On Thursday evening, March 15, an electrical fire broke out in the three-story dormitory building of the Viznitzer Yeshivah in Thompson, N.Y. It was just fifteen minutes after the last of the buses taking the bachurim to the shivah of the Viznitz family in Monsey for nichum aveilim had pulled out of the parking lot. B’siyatta diShmaya, a catastrophe was that narrowly averted. “No one wants to think about what would have happened if the fire had broken out in middle of the night,” one mother says.
The dormitory building burned to the ground. Getting the devastating news while they were at the shivah house, the talmidim of the yeshivah were told that they were to make their way to their own homes. Three hundred shell-shocked boys returned home with nothing but the clothes they were wearing. But many of the parents couldn’t possibly afford to replace the costly coats, bekeshes, shoes and hats that had gone up in smoke. Mr. Klein,* father of one of the bachurim, couldn’t sleep that night; he felt had to do something. So he sent an email to forty of his clients and colleagues:
“My 17-year-old son’s yeshivah (school) burned down and 300 students are left with nothing besides the clothes they’re wearing. Many of them can’t afford to replace their wardrobes. Any contribution you can send will be greatly appreciated.”
He provided a link to a local paper, The Times Herald Record: Firefighters Battle Yeshiva Blaze, Students Away at Funeral TOWN OF THOMPSON — Firefighters battled a monster five-alarm blaze at a Yeshiva complex in the Town of Thompson Thursday night while students were safely downstate paying respects after the death of a Hasidic leader.
Crews fought the fire at 168 Gibber Road, the former Gibber Hotel, for several hours as it made its way through the large three-story building. The fire appears to have started in the upper stories of the former hotel and spread quickly through dorm rooms now used as a religious school, Monticello Fire Chief Marc Friedland said.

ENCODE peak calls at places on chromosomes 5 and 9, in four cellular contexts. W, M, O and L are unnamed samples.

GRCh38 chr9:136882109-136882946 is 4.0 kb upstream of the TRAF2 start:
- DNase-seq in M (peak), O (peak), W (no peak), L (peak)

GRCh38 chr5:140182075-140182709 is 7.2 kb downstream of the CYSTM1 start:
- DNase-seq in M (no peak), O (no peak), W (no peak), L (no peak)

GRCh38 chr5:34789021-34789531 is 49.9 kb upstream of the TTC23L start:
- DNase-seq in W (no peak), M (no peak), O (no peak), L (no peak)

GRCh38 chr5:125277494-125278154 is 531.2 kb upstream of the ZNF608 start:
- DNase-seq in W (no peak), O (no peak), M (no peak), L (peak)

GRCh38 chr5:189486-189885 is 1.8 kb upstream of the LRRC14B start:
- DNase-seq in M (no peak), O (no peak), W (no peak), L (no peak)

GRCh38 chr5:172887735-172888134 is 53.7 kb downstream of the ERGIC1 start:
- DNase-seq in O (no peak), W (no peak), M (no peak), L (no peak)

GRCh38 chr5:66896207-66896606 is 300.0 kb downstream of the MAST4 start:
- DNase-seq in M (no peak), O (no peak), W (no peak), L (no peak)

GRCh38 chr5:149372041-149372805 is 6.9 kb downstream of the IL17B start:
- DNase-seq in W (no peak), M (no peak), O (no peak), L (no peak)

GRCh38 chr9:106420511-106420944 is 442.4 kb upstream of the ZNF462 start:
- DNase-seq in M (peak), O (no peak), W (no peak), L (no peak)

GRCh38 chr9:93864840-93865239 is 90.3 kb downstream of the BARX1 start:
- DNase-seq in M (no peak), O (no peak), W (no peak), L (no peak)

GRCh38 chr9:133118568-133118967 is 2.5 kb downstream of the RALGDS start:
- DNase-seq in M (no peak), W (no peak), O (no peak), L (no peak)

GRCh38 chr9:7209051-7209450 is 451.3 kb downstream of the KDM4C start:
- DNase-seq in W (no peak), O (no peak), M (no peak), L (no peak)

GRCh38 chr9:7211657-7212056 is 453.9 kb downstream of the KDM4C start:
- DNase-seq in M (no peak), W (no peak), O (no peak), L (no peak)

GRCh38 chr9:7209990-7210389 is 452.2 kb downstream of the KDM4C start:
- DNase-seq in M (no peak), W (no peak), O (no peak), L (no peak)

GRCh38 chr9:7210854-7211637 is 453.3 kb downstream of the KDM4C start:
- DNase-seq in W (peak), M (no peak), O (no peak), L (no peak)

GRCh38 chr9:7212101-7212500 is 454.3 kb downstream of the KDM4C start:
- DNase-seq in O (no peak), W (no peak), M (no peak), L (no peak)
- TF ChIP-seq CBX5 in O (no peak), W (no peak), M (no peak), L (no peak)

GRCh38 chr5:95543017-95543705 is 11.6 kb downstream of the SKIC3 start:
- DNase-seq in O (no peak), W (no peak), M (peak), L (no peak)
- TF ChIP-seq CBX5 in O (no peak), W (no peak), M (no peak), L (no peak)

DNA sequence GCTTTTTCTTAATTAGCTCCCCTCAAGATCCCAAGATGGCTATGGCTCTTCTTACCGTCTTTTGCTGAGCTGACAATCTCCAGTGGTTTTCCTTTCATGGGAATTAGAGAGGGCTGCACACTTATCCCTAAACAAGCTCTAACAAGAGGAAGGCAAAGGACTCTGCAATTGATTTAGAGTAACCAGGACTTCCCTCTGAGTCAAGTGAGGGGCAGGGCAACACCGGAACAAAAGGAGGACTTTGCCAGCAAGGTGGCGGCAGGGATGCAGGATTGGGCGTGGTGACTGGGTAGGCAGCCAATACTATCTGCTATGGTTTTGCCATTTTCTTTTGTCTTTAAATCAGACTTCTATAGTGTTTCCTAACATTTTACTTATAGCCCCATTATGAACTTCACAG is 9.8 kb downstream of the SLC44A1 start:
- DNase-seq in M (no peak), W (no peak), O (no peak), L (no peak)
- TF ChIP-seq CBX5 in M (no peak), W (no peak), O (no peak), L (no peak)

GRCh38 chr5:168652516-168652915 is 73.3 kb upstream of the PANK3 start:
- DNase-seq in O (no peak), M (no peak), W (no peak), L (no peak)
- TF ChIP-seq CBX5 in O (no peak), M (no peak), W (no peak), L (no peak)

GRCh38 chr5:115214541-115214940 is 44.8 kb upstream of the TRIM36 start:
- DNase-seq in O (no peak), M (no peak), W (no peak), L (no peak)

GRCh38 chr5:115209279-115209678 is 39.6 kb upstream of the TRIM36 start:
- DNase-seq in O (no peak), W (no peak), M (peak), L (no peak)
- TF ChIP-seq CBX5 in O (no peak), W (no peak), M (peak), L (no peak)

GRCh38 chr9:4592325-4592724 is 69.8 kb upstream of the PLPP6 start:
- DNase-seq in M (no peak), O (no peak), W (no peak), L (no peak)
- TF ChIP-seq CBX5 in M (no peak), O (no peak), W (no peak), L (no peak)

Within two hours, Mr. Klein received pledges adding up to over $5000. Mr. Klein was not the only one who helped. When local store owners heard about the fire, they stepped right up. One store in Monsey postponed its closing time and invited the boys in. Each boy was given two sets of underwear and pyjamas, free of charge. Mr. Stern,* is a Vizhnitzer chassid who lives in Monsey.
Although at the time he had neither sons nor nephews in the yeshivah, he also wanted to help. So he sent a check for $10,000 to a local store to subsidize the purchase of bekeshes, bringing the price down to $40 for the yeshivah boys.
But the boys still needed hats, shoes, jackets and coats. Other storekeepers gave the boys significant discounts on these items. All in all, the response was overwhelming.
“It was some learning experience for my son,” says Mr. Klein today. “It was the Pesach shopping season, and the boys realized that the stores absorbed substantial losses, since the clothing could have been sold at full price. They have learned a “daf” in practical Torah: Ahavas Yisrael.”
Adapted from Ami Magazine, with permission.
*Names changed to protect privacy